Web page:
Overall, I think the film fits firmly into the recent string of Hollywood projects about science. There is a very clear push among certain intellectual circles in the movie-making industry to make kids excited about science again. Just in the past few years, we’ve had Interstellar, Gravity (which, I’ll say it… I think Interstellar does what Gravity only tried to accomplish), and the revamp of Cosmos. And while this sort of clear agenda could be construed as preachy, I never once got that feeling while watching Nolan’s film. The movie rings as true—as a passionate appeal instead of a science-salesman, if that makes sense. You can see in the film a love for science that is held at bay by a love of cinematography. For Nolan, the quality of the film comes first. Which, in the end, only makes his appeal more palatable.




This section is going to be really short: the acting was great. I cried in the movie. I literally starting choking at one point because I was trying so hard not to sob loudly that I accidentally inhaled my own spit and began coughing, which I’m sure ruined that scene for most of the people around me. (Sorry, folks). This is the first movie I’ve seen in Matthew McConnaughey’s recent not-just-shirtless career, and he absolutely floored me with the range of his performance. Just great. Good job, slick.

Now, I did have a few issues, but the first isn’t even really solidified in my thinking and the second is just my own personal problem. The first is this: I thought that one of the crucial, heart-wrenching scenes was spoiled a bit by either weird acting or by slightly corny dialogue. It’s not really a spoiler, I suppose (since the scene is partially in the trailer for the film), but I thought that the scene in which Cooper is saying goodbye to Murph felt… unintentionally awkward. At first, I decided that the problem was the young actress’ acting, but I’ve since thought that it could also be a few lines of dialogue that didn’t feel true. Either way, McConnaughey’s performance carried me past that problem and into a world of tears. The second—entirely subjective and personal—issue I had is this: Michael Caine is very similar to most of his other roles in Nolan’s films. Which is fine. I mean, Burton has Depp, after all. And I do think there are subtle (yes, that’s the word I’d use to describe the acting in this movie!) differences that make his character in this film unique, but it felt too close to his previous roles to me. It took me out of my immersion slightly—but only slightly. And the movie is so damn good that I hesitate to really call either of these actual “problems.”




I have this section in here because a host of other reviewers have complained about the science behind some of Nolan’s plot points being off. In reality, I’ve read positive reviews from actual scientists like Neil DeGrasse Tyson, who tore Gravity a new one on Twitter. Plus, Nolan had a physicist as a co-producers and chief science-checker-guy. Sure, not everything is going to be spot-on—it’s a movie!—but I think the film’s science is good when it needs to be. One of Nolan’s biggest assets as a director is his understanding of the story’s pace—knowing when to explain and when to let stuff slide, knowing how to weave the technical bits into a compelling story without sacrificing either. In my opinion, all the important questions are answered in this movie. And if they aren’t, the answers can be inferred. All the “plot-holes” and science mishaps in the film either don’t matter to me or are simple misunderstandings (because let’s face it, if you go into a Nolan film you ought to expect a plot that makes you think). As I was looking at other reviews, I came across this quote from someone I’ve been unable to track down, and it completely sums up my feelings about this whole issue: “It’s science fiction, not science boring.”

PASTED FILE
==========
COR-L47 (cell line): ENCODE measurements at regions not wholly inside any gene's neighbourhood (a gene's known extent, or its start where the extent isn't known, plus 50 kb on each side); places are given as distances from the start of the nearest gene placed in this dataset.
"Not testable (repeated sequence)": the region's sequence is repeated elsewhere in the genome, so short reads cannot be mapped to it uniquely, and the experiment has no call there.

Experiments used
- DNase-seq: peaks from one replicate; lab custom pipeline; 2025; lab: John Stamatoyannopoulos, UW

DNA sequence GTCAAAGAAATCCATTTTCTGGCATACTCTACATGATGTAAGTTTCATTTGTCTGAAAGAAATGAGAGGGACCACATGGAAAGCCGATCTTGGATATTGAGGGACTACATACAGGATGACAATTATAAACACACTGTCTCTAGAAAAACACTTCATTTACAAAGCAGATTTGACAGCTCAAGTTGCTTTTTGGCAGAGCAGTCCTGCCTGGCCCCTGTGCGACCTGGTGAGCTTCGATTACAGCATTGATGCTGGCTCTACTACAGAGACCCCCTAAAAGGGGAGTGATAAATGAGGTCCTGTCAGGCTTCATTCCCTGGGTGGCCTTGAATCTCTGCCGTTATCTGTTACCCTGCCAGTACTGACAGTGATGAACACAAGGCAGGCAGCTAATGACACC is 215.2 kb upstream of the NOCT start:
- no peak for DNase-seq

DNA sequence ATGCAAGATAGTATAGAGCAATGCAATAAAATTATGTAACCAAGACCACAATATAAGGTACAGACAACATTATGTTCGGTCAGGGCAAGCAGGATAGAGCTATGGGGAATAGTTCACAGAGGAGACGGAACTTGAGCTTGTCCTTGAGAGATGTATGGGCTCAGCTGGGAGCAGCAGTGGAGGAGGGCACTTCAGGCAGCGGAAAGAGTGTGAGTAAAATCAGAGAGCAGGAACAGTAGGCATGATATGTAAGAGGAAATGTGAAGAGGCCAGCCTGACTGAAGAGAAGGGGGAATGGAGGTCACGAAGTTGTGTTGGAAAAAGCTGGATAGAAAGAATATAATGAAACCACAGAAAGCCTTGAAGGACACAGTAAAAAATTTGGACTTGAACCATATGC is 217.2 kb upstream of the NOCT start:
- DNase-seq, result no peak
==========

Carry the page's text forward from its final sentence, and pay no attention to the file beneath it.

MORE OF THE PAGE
So, go see the movie. It gets all my stars, all my thumbs-up. I can’t figure out how to say it any other way. But I’ll give you a bit of a preview of the film to cap this review off. It is the refrain that echoes throughout the movie, the real backbone of the plot. If there was one aphorism I think Christopher Nolan would want his audiences to walk away with, it would be this. Coincidentally, this is also one of my favorite poems, even if it is pretty popular and oft-used. Here it is, the famous poem by Dylan Thomas:


Do not go gentle into that good night,

Old age should burn and rave at close of day;

Rage, rage against the dying of the light.


Though wise men at their end know dark is right,

Because their words had forked no lightning they

Do not go gentle into that good night.


Good men, the last wave by, crying how bright

Their frail deeds might have danced in a green bay,

Rage, rage against the dying of the light.


Wild men who caught and sang the sun in flight,

And learn, too late, they grieved it on its way,

Do not go gentle into that good night.


Grave men, near death, who see with blinding sight

Blind eyes could blaze like meteors and be gay,

Rage, rage against the dying of the light.


And you, my father, there on the sad height,

Curse, bless, me now with your fierce tears, I pray.

Do not go gentle into that good night.

Rage, rage against the dying of the light.